Things start out normally and Jake takes on the appearance of a preoccupied, white figure before suddenly (and without warning!) overwhelming us with a bloodcurdling scream. If that wasn't enough, Jake sprouts two bat-like wings and rises into the air and flies directly toward us, disappearing before our eyes. What's worse is that his appearance is always unannounced and never in one spot. Even if Jake doesn't make an appearance, the overall feel of the canyon leaves a residual creepy feeling. To make matters worse, Jake's appearances are completely random and he's been encountered throughout the length of the canyon so you're never safe from his wrath. Fortunately, Jake doesn't appear too often, but those who have been unlucky enough to experience his terror opt to never drive Six Mile Canyon again.

In the words of one local: "Six Mile after dark? No way."

   Clark & Carol: The Deceased Lovers at the Pioneer Saloon

- Goodsprings, Clark County

Nevada spawns yet another tragic celebrity love story, this one being so melancholy that its effects are still strong some seventy five years later. The Pioneer Saloon, located just thirty miles southwest of Las Vegas, is one of the oldest bars in the state, and a for-sure hotbed of spooky goings-on. Bartenders, owners, and just about everybody who steps foot inside this musty old tavern swears they are being watched by not one or two, but four resident specters who've have vowed to make this place home.

One of the Pioneer's four spirits is the ghost of a friendly prospector. This is a man thought to have been caught cheating cards while others speculate he was an innocent bystander who was killed in a gunfight around 1915. To this day his identity has never been confirmed. In the afterlife, he's a classic prankster who doesn't mind making his presence known throughout the establishment. The saloon's most famous visitor is a man once named Paul Coski - a nice name for an otherwise drunken lowlife who harassed the place. A framed coroner's report of Coski's death hangs on the wall of the saloon and serves the dual purpose of telling the building's history and for covering up real bulletholes acquired during the gun fight. According to the coroner, Coski "could whip up men in Good Springs and made a practice of doing the same once in a while when he got to drinking." His ghost is keen to frightening patrons by slugging men and spying on the ladies. Ladies, bring a partner when using the facilities!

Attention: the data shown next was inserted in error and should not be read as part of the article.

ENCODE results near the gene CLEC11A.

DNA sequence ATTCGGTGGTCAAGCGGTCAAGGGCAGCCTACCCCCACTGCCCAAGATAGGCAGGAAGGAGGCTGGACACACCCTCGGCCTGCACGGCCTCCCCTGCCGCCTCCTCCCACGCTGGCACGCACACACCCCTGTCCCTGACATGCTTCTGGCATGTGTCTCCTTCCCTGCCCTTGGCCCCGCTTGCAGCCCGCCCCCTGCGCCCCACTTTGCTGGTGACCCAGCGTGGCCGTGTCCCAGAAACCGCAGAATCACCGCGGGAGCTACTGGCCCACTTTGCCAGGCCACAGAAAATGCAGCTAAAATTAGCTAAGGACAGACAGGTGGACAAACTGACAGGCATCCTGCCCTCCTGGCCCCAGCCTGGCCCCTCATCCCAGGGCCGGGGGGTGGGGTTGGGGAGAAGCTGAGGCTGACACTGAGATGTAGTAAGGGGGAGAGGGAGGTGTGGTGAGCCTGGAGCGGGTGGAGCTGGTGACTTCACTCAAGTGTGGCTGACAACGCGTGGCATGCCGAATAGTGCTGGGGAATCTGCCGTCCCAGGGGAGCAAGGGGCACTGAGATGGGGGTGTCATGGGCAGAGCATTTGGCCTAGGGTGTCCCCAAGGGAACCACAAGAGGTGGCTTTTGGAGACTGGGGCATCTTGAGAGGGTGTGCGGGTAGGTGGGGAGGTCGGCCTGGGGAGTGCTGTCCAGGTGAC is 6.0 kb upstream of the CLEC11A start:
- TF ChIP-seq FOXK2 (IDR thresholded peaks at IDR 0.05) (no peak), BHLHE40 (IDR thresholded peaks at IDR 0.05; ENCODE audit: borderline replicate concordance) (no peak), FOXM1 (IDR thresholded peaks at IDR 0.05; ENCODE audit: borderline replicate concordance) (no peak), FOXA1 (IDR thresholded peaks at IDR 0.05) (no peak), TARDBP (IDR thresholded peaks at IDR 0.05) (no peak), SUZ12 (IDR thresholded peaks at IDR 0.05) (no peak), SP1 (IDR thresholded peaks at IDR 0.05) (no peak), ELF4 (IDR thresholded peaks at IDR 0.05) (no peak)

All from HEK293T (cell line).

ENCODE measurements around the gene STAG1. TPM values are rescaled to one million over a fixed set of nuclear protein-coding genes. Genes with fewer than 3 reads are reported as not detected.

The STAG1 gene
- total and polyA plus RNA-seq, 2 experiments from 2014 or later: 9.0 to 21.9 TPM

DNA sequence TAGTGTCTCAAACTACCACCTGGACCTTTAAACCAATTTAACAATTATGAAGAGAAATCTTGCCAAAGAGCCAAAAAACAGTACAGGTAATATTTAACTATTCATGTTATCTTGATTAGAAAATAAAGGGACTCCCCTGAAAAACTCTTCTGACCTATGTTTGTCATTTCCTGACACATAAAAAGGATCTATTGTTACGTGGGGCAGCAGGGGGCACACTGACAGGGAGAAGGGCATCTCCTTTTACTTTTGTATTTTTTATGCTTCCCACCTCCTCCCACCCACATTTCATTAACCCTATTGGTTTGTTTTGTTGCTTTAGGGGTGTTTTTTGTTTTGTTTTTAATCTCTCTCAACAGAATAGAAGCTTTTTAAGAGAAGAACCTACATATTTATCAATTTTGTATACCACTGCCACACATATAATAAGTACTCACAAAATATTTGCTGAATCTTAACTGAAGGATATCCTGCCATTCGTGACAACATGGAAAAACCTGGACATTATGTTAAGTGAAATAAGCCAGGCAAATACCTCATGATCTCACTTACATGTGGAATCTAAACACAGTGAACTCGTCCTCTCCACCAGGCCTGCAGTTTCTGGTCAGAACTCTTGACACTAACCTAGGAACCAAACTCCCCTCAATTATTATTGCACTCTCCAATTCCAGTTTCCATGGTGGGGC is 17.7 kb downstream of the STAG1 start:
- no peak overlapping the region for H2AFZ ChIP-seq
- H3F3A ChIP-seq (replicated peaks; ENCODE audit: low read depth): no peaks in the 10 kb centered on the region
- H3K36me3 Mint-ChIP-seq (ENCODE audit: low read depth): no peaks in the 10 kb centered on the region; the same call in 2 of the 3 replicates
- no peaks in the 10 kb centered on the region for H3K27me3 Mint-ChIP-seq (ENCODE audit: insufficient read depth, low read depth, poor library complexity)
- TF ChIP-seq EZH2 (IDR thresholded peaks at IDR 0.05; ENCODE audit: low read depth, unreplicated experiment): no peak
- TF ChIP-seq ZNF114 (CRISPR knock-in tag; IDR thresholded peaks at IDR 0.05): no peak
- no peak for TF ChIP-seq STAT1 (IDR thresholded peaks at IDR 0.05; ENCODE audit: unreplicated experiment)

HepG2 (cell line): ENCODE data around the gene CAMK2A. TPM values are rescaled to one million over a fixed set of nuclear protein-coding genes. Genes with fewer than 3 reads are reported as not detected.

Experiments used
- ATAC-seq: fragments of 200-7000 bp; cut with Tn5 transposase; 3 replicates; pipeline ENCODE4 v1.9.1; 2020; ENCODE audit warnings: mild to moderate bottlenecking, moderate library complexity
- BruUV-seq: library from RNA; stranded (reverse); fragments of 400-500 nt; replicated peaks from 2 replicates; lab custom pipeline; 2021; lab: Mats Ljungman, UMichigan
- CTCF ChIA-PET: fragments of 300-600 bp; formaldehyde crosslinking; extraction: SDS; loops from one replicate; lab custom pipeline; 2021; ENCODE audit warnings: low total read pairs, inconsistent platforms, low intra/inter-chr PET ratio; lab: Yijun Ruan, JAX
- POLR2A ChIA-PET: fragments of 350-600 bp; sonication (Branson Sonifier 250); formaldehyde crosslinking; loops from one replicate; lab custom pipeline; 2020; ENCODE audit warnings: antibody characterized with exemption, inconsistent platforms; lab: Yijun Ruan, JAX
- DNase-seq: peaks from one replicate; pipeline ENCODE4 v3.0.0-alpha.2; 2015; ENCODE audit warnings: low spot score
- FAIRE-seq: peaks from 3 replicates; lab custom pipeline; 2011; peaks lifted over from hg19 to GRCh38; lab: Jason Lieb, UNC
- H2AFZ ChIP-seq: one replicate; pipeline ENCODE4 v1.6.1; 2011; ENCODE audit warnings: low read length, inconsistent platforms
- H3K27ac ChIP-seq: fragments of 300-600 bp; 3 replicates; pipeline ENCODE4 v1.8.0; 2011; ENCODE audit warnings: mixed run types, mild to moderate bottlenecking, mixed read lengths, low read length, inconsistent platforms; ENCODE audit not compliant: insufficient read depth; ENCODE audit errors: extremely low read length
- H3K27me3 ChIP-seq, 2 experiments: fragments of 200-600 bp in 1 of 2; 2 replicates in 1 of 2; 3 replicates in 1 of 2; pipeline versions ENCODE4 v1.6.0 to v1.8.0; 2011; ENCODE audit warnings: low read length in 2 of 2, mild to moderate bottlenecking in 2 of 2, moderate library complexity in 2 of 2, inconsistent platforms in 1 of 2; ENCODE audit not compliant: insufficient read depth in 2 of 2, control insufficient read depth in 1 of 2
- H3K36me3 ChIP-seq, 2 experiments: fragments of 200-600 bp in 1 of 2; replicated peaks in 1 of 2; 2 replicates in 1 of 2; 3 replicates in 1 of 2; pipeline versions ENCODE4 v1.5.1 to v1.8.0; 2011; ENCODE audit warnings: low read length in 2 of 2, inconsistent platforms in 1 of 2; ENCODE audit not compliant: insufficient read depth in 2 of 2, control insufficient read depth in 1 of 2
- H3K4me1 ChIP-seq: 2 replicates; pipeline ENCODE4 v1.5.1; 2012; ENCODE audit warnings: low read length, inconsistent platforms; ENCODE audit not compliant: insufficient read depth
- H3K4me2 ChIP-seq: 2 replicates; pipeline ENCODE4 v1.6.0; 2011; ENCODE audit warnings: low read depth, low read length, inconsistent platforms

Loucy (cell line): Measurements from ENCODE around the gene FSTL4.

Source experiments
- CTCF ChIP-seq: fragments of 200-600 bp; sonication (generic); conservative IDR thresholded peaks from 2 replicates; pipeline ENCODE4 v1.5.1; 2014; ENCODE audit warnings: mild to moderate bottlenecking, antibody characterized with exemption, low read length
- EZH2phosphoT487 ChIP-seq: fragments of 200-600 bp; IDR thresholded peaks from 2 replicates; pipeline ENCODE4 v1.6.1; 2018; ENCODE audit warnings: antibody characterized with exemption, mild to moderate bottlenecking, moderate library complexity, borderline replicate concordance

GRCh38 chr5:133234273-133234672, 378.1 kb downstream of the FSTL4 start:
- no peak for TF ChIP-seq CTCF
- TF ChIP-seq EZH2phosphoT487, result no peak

However, the coup d 'etat of the Pioneer comes when you near the rear of the saloon to a fanciful red wall decorated in black & white framed photos of two of Hollywood's dreamiest couples. Welcome to the Lombard Tribute Wall. In 1942, it's here where the one and only Clark Gable drank himself into a stupor at the bar as he waited to hear the fate of his wife, Hollywood leading lady and the love of his life, Carole Lombard. A few short hours before Gable's arrival, Lombard's plane went down in a fiery crash atop Mt. Potosi. It took days for search crews to scour the rough terrain before they finally recovered her body.